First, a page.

Going out to explore the natural world is one of the best ways to have a hands-on science “class”. And you can go in so many different directions. Maybe you and your family will try to observe which plants are growing and which have suffered the most since the summer has begun. Or, maybe you go cloud-watching and see if you can identify the specific types.
Once you start looking into it, you’ll see that the list of educational summer outdoor activities goes on and on.
7. Start journaling
The summer is a time for rest and relaxation—and reflection. And what better way to reflect than to start journaling? Journaling is an all-around great habit: it helps reduce stress and anxiety, can boost your mood, and encourages you to identify and acknowledge emotions.
Not only is journaling good for your mental health, but it helps keep your brain in shape. Over the years, researchers have found that journaling can boost memory and comprehension, increase working memory capacity, and in turn, improve cognitive processing.
On top of all this, regularly journaling helps prevent regressions in reading and writing.
8. Download educational apps & games
With the help of modern technology, we’re lucky to have an almost endless list of useful education apps and games at our fingertips. Plus, the last two years of COVID-19 brought us many, many more.
Some of our favorite online educational apps include:
These apps are valuable for students, since they encourage brain activity—yet, they aren’t just lessons and lectures. The apps provide fun and stimulating ways to learn throughout the summer.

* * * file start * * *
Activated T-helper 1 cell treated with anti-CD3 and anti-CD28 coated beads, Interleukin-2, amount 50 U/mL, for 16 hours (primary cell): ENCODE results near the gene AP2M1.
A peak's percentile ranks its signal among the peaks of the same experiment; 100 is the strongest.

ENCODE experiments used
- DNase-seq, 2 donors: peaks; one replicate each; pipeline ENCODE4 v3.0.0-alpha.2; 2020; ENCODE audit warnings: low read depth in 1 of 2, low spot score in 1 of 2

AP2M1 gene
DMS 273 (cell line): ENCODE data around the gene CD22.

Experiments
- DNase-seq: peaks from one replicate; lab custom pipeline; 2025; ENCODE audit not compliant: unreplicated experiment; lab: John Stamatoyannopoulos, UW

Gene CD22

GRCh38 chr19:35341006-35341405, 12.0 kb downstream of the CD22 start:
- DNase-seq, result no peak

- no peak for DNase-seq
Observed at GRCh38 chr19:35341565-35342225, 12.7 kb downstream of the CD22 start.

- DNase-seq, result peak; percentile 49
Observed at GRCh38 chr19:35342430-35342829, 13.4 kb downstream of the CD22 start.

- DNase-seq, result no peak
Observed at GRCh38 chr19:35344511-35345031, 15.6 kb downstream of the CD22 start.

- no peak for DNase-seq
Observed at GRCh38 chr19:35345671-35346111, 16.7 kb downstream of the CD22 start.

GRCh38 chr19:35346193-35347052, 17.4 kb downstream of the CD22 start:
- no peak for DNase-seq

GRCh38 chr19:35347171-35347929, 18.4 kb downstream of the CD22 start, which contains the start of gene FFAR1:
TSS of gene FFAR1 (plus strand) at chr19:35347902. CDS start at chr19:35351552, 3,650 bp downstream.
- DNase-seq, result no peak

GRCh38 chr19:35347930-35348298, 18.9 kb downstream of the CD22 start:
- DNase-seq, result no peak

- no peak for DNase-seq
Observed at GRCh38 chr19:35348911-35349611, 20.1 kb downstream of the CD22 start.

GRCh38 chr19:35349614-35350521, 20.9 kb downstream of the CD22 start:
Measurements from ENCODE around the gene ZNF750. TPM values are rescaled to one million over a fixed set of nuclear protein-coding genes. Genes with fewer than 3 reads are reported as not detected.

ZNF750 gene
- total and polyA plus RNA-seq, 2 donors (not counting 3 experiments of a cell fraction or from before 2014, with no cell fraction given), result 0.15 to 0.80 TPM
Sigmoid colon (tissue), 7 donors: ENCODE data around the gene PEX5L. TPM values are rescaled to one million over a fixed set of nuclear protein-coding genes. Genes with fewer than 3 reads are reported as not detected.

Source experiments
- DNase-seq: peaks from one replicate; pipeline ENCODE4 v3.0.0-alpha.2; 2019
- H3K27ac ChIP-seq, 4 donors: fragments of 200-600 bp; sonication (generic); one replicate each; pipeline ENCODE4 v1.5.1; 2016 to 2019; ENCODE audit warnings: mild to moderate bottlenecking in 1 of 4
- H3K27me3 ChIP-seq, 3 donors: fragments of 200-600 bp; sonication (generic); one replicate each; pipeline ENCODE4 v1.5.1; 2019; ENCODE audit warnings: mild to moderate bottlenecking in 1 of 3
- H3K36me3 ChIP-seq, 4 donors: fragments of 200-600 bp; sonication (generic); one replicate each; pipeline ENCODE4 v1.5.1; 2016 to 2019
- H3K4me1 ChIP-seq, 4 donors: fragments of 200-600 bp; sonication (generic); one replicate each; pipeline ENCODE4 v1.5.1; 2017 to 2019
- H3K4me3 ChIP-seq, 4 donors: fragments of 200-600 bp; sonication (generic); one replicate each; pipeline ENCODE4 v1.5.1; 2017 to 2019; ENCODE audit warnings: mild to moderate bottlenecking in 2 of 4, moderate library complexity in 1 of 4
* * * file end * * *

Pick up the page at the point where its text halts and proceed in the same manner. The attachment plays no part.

9. Learn something new every week
Before you know it, the summer will fly by. While it’s tempting to relish the free time and go into full R&R mode, this is also a great time to learn something new.
You can make this a fun challenge, and try to learn a new word every week and then see how often you can use them. Or maybe you try to learn about traditions from different cultures. The possibilities are endless!
If you aren’t planning to go to any programs, camp, or summer school, you may have too much free time. Plus, you’ll probably get a little lonely. Volunteering is a great way to get that social interaction you may crave—while giving back to the community and expanding your knowledge about the world around you.
So no, avoiding the summer slide doesn’t necessarily mean you have to go full-on academic boot camp mode. The summer may actually be the perfect time to do some academic soul-searching—and maybe find your new favorite pastime!
Author: Lydia Schapiro